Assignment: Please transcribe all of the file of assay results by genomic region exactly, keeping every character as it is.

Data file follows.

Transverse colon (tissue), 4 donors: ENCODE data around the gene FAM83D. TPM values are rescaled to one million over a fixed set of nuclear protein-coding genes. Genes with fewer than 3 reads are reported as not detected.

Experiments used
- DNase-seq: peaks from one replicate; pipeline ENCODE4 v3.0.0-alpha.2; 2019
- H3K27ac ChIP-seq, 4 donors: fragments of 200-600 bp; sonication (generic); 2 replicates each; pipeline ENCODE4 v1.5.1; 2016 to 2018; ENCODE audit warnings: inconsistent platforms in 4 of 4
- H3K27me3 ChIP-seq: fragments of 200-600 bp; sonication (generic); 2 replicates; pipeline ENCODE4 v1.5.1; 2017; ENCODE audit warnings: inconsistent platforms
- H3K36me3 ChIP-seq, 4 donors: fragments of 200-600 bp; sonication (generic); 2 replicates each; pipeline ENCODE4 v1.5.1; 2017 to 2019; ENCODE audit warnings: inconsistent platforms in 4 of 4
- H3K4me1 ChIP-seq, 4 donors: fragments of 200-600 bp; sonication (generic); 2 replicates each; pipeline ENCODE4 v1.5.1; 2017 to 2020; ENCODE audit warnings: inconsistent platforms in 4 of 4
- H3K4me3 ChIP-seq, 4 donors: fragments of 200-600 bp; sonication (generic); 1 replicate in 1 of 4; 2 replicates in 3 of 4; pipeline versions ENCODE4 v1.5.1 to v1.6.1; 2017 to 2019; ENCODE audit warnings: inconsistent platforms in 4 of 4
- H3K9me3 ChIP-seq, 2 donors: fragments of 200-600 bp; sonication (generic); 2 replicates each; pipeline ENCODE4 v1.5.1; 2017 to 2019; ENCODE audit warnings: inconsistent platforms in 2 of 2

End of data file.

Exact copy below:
Transverse colon (tissue), 4 donors: ENCODE data around the gene FAM83D. TPM values are rescaled to one million over a fixed set of nuclear protein-coding genes. Genes with fewer than 3 reads are reported as not detected.

Experiments used
- DNase-seq: peaks from one replicate; pipeline ENCODE4 v3.0.0-alpha.2; 2019
- H3K27ac ChIP-seq, 4 donors: fragments of 200-600 bp; sonication (generic); 2 replicates each; pipeline ENCODE4 v1.5.1; 2016 to 2018; ENCODE audit warnings: inconsistent platforms in 4 of 4
- H3K27me3 ChIP-seq: fragments of 200-600 bp; sonication (generic); 2 replicates; pipeline ENCODE4 v1.5.1; 2017; ENCODE audit warnings: inconsistent platforms
- H3K36me3 ChIP-seq, 4 donors: fragments of 200-600 bp; sonication (generic); 2 replicates each; pipeline ENCODE4 v1.5.1; 2017 to 2019; ENCODE audit warnings: inconsistent platforms in 4 of 4
- H3K4me1 ChIP-seq, 4 donors: fragments of 200-600 bp; sonication (generic); 2 replicates each; pipeline ENCODE4 v1.5.1; 2017 to 2020; ENCODE audit warnings: inconsistent platforms in 4 of 4
- H3K4me3 ChIP-seq, 4 donors: fragments of 200-600 bp; sonication (generic); 1 replicate in 1 of 4; 2 replicates in 3 of 4; pipeline versions ENCODE4 v1.5.1 to v1.6.1; 2017 to 2019; ENCODE audit warnings: inconsistent platforms in 4 of 4
- H3K9me3 ChIP-seq, 2 donors: fragments of 200-600 bp; sonication (generic); 2 replicates each; pipeline ENCODE4 v1.5.1; 2017 to 2019; ENCODE audit warnings: inconsistent platforms in 2 of 2